We're still reeling from the news that Disney plans to make Star Wars Episode 7, to be released in 2014, but whether you feel it's a good idea or not, it's certainly concentrated the mind on how awesome the original trilogy was.
New book Star Wars Art: Illustration follows previous book Star Wars Art: Visions into that particular galaxy far, far away. But while its predecessor focused on art inspired by the films, Illustration concentrates on artwork and illustrations from the myriad books, games and trading cards licensed by George Lucas’s colossal empire. As a result the book follows Star Wars’ corporate ideologies more closely, but it’s just as interesting a project nonetheless.
The book unites for the first time a lot of art that has appeared in a lot of places, some easily accessible, some hard to find, from limited edition prints to licensing artwork. Artists include Ralph McQuarrie, Jerry Vanderstelt, Christian Waggoner, Paul Youll, Brian Rood, Terese Nielsen, Tsuneo Sanda, John Alvin, Dave Dorman and Hugh Fleming.
As the foreword by Lucas Licensing president Howard Roffman explains, the expanded Star Wars universe didn’t really take off until the publication of Heir Of The Empire, a novel released in 1991. As a result, the majority of art featured in this epic tome dates from the 1990s and 2000s, and so brings with it its own unique perspective on the history of (very) modern art.
Almost the entirety of the art in the book is created using good old acrylics or oils, and this old-fashioned approach suits Star Wars’ classical myth building and aesthetics. The fact that most of this art bears the sleek and polished hallmarks of digital painting is testament to how well-defined and designed the Star Wars universe is.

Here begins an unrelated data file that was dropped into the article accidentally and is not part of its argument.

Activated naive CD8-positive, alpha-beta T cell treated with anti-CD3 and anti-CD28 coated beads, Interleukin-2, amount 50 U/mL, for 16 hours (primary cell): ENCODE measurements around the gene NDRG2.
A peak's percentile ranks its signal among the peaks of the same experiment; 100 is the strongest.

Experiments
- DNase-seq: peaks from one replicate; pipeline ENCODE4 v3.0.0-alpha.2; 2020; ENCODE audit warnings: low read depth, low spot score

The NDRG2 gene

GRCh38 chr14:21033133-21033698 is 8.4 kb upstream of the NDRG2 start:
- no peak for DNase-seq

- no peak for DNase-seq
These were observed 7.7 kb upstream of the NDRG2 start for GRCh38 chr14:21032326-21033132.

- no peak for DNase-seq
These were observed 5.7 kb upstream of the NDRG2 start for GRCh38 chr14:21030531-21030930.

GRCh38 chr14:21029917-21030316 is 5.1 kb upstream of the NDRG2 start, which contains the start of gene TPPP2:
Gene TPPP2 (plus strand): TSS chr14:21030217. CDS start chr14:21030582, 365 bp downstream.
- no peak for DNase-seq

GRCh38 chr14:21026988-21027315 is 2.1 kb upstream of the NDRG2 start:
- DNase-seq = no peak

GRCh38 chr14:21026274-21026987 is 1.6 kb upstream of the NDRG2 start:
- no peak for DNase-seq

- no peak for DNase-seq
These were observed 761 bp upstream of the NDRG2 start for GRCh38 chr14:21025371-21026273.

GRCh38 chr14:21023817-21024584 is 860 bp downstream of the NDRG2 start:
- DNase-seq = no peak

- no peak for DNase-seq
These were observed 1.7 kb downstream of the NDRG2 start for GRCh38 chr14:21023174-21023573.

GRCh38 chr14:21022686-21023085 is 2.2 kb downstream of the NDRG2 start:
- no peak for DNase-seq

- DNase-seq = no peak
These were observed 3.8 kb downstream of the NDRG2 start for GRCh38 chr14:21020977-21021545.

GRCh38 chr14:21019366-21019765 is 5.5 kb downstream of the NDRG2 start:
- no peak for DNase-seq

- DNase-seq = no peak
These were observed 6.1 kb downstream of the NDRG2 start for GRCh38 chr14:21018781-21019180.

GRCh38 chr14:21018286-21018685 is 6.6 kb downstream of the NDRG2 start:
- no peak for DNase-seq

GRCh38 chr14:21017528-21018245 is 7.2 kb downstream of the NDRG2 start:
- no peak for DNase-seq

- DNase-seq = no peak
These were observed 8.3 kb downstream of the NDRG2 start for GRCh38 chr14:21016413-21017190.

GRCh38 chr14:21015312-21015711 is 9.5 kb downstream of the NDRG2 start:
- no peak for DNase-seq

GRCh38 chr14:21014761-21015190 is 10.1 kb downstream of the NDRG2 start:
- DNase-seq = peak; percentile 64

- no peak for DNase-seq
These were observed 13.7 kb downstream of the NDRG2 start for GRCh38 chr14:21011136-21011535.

Character art makes up the majority of the book. Jerry Vanderstelt’s stately, brooding portraits of Princess Leia and Grand Moff Tarkin - from Topps trading cards, no less - are particular stand outs.
Elsewhere Tsuneo Sanda presents Yoda, an Ewok, the droids
and Jar Jar Binks in floral settings surrounded by butterflies, which makes for an eloquent juxtaposition.
There are some genuine oddities here. Star Wars design legend Ralph McQuarrie’s 1980 Lucasfilm Christmas card features C3PO and R2D2 helping out Santa Claus, and his 1979 change-of-address card includes familiar Star Wars characters making their way through Hollywood’s Lankershim Boulevard. The less said about Hugh Fleming’s take on a rapping Jar Jar Binks and a breakdancing Darth Maul the better, though.
It’s a great compendium of all things Star Wars, and it’s nicely rounded off with a concise but informative introduction from School of Visual Arts’ Steven Heller, which tells you pretty much everything you need to know about the history of sci-fi art. We can’t think of any other film franchise that could inspire such a variety of work.
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This review was originally published in our sister title ImagineFX, the world's leading magazine for fantasy and sci-fi digital artists. Every month it contains an eclectic mixture of in-depth workshops from the world's best artists, galleries and interviews, features, community news, software and hardware reviews, and the latest sci-fi and fantasy films and comics. You can get a free sample issue here!